China, Science News

Hong Kong explores basophil activation test for shrimp allergy

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Shellfish is one of the most common food allergies, with shrimp being the most frequent offender causing anaphylaxis in both children and adults

Shrimp allergy is the most common food allergy in Hong Kong. In addition to skin reactions and oral symptoms, it can lead to anaphylaxis. The conventional diagnostic approaches include the use of shrimp extracts for skin prick test and measurement of the blood level of shrimp-specific IgE antibody.

However, these methods are not accurate, and with many patients have been misdiagnosed as shrimp-allergic. There is thus an unmet need to design a reliable diagnostic method for shrimp allergy.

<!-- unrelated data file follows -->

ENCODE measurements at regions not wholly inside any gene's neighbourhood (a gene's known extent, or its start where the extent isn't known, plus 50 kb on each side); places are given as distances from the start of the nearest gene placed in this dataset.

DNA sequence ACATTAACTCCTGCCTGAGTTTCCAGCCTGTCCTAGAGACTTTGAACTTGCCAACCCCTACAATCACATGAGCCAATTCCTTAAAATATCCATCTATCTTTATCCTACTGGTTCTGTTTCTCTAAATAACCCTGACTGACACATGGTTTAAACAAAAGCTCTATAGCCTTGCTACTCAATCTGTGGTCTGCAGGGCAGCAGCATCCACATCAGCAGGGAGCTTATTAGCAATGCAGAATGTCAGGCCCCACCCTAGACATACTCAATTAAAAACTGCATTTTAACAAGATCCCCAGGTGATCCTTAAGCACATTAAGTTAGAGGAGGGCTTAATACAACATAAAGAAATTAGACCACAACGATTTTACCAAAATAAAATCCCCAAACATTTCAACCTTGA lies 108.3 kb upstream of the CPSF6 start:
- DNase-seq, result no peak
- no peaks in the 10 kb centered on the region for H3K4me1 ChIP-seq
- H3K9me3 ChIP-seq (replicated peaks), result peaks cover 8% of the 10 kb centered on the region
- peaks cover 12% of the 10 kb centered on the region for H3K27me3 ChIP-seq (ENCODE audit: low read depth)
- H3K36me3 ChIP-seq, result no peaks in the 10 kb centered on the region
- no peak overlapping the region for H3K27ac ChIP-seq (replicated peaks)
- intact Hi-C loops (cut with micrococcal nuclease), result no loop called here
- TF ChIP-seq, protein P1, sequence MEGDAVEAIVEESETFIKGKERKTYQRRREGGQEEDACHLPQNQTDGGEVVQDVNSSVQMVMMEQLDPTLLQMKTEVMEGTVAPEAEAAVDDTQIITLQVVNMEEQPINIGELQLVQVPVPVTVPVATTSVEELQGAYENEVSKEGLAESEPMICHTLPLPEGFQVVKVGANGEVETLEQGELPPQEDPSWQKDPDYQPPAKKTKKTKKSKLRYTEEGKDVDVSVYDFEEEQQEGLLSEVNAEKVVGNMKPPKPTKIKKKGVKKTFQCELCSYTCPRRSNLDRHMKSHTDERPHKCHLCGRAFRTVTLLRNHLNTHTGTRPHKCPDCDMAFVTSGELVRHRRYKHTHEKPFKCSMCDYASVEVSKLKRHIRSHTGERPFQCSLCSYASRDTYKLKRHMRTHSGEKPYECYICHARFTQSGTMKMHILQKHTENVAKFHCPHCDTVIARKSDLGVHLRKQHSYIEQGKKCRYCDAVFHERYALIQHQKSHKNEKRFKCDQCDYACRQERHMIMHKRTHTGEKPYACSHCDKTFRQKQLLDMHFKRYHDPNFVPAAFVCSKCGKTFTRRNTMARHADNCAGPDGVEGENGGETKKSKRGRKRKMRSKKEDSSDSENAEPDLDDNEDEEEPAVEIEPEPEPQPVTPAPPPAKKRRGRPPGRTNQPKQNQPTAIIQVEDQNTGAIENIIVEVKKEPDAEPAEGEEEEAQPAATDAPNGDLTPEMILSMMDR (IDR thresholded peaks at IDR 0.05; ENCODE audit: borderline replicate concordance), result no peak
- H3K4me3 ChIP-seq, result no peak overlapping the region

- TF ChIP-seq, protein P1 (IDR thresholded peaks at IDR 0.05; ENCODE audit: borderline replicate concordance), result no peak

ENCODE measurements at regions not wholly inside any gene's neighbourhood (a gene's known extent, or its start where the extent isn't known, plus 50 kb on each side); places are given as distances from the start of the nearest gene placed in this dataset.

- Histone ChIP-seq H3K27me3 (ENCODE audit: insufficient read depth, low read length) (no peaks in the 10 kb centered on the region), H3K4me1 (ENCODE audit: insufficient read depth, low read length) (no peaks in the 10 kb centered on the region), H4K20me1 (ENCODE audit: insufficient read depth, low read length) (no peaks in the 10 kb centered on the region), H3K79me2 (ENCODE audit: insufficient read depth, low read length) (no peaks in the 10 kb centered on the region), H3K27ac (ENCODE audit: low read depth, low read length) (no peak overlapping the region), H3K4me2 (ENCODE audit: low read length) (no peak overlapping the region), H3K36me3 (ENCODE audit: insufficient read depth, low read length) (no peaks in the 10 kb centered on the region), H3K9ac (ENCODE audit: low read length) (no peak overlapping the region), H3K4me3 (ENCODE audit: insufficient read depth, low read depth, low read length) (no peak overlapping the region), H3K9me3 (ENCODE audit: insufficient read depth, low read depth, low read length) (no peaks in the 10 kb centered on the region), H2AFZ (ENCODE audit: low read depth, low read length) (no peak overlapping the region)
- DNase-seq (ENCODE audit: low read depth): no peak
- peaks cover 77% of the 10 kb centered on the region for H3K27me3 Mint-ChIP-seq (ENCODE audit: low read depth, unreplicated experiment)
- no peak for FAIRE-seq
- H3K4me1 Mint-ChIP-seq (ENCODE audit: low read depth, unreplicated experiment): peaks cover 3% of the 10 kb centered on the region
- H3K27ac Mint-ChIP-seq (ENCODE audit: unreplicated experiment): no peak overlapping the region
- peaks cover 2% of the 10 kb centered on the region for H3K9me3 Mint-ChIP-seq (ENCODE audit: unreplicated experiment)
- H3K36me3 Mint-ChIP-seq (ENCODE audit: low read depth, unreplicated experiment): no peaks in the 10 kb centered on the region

To address this problem, The Chinese University of Hong Kong’s (CUHK) Faculty of Medicine at (CU Medicine) has conducted a study to identify a more accurate test for shrimp allergy diagnosis.

The results proved that the basophil activation test (BAT) on individual blood samples showed a sensitivity and specificity of 87% and 94% respectively, which were much superior to those of the conventional methods such as the skin prick test and specific IgE measurement.

The study also proved that tropomyosin, the most important shrimp allergen in the Western population, is not the most appropriate diagnostic biomarker in the Southern Chinese population. Instead, the research team has identified three new shrimp allergens from the giant tiger prawn that are more common and important among patients residing in Southern China.

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